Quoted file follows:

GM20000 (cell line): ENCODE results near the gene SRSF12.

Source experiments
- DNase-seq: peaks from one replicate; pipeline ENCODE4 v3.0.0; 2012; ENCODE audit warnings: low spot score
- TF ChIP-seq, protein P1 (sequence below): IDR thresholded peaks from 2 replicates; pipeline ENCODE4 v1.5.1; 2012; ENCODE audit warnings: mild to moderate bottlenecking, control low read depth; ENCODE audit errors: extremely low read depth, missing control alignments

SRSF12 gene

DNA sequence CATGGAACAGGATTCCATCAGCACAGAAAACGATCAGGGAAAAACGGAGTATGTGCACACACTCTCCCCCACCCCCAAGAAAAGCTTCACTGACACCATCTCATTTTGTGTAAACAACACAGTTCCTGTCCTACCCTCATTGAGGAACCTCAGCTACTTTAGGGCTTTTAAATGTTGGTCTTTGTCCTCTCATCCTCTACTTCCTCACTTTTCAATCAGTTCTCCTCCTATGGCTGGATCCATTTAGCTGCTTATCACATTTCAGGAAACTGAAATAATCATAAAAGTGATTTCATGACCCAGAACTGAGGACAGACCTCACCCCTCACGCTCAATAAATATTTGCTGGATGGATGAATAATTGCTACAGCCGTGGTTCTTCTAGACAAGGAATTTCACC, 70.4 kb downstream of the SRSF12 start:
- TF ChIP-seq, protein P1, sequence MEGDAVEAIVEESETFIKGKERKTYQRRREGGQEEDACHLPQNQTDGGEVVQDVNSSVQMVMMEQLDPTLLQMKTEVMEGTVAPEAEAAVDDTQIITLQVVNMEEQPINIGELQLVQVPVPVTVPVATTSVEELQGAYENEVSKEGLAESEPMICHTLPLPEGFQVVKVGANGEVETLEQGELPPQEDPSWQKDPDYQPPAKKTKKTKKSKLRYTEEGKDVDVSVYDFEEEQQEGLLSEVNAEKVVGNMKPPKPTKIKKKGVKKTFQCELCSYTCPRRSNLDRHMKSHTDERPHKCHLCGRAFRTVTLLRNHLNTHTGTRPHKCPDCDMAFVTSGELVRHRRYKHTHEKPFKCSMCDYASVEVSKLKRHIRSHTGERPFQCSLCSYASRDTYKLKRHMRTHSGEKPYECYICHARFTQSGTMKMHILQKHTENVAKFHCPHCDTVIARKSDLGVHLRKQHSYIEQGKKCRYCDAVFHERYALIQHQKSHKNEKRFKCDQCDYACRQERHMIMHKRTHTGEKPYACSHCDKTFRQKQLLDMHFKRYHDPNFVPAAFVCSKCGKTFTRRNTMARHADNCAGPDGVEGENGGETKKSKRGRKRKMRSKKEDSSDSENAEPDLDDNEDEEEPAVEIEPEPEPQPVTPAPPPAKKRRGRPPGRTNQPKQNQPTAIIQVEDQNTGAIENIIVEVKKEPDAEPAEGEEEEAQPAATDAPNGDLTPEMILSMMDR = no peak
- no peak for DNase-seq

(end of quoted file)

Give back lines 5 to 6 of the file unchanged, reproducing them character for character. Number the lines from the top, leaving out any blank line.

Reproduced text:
SRSF12 gene

DNA sequence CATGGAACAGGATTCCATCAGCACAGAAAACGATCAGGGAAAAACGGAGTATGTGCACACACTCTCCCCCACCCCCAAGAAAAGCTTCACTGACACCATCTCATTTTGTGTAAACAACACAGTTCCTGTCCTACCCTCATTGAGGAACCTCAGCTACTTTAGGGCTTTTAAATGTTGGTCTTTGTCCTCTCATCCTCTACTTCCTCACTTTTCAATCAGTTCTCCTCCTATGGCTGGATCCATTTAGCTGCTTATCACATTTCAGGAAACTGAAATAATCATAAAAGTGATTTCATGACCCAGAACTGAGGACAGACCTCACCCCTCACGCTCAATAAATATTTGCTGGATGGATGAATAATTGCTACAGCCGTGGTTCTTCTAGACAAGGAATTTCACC, 70.4 kb downstream of the SRSF12 start: